Garden design Bristol, Somerset & London
The layout needed to provide adequate space for the schools to work safely and comfortably; likewise that unsupervised visitors - parents and children alike - could walk, play and run around safely.
Based on traditional square-foot planting techniques for optimal space, the grids included companion plants (culinary herbs and edible flowers) to introduce principles of natural pest control and plant health. The companions were placed to create a framework for the children to plant their vegetable seedlings, using the drawings as guides.
Companion planting is an age-old tradition of combining plants for optimal health. The benefits include increased pollination, improved soil health and nutrition, weed suppression, the attraction of positive predators, creating decoys, limiting infestation through diversity, and chemical inhibition. It is not a failsafe cure-all but in a well-balanced garden it is fascinating to watch it evolve, and it looks beautiful too.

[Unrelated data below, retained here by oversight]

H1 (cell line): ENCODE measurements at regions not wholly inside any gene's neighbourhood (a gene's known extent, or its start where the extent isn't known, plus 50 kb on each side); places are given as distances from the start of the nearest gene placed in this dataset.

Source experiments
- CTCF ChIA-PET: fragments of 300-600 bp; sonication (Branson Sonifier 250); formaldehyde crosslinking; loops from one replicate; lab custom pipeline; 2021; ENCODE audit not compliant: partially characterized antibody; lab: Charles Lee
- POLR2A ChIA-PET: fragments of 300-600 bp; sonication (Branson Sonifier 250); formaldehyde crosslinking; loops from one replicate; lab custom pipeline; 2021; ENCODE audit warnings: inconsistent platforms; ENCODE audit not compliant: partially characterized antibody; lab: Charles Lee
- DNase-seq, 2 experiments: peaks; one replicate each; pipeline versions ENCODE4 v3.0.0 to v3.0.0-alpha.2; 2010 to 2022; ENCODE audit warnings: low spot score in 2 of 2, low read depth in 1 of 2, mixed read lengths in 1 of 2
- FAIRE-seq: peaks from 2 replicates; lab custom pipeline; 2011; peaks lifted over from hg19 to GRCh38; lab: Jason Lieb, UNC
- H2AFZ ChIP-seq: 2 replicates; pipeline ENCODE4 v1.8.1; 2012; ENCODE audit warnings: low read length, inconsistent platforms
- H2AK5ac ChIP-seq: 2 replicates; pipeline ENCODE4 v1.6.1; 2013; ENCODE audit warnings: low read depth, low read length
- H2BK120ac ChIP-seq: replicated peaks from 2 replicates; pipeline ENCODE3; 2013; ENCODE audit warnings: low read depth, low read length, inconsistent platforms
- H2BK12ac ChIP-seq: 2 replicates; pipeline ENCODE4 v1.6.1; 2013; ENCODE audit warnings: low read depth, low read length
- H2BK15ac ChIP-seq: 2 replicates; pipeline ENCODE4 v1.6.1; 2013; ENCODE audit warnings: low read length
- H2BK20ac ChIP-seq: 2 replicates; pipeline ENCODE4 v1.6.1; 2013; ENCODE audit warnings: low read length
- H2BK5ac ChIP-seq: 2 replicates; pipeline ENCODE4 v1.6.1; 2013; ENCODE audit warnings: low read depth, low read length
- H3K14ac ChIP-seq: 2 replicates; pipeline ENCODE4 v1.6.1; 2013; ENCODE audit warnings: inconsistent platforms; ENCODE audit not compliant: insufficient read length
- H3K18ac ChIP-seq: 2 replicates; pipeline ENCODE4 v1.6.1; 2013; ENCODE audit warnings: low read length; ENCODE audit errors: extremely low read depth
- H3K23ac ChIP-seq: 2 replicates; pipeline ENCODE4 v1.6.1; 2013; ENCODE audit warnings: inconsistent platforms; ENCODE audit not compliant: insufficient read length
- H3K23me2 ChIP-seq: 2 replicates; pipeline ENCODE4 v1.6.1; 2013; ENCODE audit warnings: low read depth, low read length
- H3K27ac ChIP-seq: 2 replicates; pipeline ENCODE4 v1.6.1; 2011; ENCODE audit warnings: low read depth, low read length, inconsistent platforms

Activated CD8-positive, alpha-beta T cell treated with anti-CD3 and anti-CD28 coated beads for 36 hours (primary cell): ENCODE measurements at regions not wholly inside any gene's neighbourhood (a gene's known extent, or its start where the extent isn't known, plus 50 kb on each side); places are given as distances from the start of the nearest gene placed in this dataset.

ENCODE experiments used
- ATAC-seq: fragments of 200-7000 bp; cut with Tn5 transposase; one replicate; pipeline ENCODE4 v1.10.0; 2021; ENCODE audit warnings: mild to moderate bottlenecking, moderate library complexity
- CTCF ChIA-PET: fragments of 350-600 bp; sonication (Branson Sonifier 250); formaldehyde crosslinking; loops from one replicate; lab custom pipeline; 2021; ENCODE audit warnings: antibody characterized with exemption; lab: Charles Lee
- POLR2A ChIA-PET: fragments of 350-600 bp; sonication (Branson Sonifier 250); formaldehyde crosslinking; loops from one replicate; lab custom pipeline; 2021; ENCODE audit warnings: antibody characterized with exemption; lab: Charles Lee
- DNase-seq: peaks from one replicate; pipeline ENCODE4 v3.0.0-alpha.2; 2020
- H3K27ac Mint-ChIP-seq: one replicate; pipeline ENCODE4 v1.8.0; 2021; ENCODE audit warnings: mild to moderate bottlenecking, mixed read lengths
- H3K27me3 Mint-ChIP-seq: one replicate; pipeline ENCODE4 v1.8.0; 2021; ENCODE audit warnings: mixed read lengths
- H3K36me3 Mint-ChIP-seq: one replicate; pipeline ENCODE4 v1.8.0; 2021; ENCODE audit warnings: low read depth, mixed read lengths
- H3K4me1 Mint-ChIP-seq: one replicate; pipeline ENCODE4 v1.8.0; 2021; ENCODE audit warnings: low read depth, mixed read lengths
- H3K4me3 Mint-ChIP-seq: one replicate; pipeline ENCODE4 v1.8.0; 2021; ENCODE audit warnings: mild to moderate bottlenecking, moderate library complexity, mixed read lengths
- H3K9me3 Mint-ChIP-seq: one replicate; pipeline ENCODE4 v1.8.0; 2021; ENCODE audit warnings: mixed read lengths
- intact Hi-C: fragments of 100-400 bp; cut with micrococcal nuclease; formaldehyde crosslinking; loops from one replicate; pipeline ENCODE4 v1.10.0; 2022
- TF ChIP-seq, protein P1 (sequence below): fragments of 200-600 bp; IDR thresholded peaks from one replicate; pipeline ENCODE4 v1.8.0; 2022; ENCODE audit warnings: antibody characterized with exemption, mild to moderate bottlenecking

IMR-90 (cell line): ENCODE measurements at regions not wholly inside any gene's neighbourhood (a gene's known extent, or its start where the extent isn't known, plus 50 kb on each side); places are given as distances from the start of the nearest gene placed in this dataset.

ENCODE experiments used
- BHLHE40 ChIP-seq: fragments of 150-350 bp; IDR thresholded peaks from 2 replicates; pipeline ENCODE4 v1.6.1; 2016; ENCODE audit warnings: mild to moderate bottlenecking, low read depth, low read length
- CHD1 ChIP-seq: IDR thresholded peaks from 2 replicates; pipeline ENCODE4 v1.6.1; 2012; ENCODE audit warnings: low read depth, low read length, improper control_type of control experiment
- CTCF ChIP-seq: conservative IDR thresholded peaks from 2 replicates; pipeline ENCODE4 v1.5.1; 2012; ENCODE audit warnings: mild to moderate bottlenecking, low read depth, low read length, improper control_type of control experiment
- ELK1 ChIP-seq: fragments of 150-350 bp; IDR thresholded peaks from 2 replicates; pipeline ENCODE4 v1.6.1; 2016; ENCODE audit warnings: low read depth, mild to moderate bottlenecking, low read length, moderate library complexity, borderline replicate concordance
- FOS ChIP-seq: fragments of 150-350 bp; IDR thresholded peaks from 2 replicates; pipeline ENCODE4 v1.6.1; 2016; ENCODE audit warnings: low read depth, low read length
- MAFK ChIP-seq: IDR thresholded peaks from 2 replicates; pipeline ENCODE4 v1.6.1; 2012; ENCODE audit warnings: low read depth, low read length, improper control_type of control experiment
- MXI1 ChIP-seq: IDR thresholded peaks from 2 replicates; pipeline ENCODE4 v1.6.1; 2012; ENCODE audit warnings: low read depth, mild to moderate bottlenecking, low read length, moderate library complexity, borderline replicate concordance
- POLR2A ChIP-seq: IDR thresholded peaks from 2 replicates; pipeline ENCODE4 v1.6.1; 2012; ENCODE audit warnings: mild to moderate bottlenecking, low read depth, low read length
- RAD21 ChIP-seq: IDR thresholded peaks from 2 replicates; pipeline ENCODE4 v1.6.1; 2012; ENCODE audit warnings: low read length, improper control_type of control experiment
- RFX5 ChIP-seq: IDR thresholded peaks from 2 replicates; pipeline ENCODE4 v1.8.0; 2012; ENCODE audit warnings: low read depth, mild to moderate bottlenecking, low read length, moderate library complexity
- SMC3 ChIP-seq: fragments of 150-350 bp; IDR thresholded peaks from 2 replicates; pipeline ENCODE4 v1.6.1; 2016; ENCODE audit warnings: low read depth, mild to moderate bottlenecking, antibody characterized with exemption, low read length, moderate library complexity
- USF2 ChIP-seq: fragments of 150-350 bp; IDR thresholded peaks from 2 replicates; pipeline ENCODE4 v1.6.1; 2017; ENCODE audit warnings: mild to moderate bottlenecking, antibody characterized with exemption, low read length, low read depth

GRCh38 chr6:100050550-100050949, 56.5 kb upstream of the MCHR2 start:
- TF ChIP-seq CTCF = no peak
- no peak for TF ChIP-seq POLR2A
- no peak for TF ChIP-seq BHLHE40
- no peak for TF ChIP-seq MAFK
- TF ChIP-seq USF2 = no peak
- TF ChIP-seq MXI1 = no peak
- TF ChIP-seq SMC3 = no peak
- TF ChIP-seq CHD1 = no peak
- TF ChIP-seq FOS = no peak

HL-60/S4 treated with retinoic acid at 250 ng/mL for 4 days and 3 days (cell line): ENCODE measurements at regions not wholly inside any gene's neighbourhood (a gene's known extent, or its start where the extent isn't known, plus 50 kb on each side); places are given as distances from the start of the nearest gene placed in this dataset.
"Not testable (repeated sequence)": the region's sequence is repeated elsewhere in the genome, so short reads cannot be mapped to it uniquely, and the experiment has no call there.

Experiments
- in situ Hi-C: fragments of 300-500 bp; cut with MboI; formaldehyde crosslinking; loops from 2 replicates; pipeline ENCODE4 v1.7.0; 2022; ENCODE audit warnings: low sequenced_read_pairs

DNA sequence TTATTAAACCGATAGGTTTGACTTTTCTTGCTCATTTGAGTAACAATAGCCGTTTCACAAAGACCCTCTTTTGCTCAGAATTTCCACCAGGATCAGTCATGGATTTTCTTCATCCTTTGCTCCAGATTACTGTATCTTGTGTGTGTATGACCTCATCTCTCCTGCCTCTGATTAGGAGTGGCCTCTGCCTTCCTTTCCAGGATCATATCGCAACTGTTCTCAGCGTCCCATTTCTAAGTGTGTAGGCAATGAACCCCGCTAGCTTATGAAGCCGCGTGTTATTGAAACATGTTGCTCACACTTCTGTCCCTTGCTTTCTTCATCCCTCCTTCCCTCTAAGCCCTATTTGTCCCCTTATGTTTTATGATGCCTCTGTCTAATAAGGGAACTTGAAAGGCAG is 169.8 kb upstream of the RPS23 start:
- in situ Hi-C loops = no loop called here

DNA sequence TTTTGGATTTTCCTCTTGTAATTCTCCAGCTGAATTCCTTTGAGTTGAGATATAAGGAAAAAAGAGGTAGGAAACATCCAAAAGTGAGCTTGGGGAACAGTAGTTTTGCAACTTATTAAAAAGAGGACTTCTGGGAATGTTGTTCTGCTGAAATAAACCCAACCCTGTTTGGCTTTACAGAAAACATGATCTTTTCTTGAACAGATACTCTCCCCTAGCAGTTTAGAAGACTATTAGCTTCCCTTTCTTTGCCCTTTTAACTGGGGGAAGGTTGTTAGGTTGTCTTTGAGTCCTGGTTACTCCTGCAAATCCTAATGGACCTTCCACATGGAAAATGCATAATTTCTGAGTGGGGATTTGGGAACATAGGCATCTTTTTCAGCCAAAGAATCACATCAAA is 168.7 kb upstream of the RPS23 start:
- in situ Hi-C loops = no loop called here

The herbs were purchased in 9cm pots; small plants are highly cost-effective in Spring and also have the best survival rates. I potted them up into 1-2 litre pots and left them to bulk up for a fortnight before transplanting into the garden. The children transplanted their seedlings the following week, using the planting plans for guidance.
The companion plants were also a secret back-up plan in case the children's seedlings failed. We needn't have worried: the vegetables were overflowing within four weeks, without a pest in sight.
"Caroline brought an incredible amount of passion and knowledge to the project. She was brilliant at listening to what we wanted and translating it into reality, and added a few inspired ideas of her own. As a result, part of our car park was transformed into a wonderful garden for kids and grown-ups alike that really helped us to explore the environmental themes so close to Beatrix Potter’s heart."
Caroline Brown, Assistant Curator, River & Rowing Museum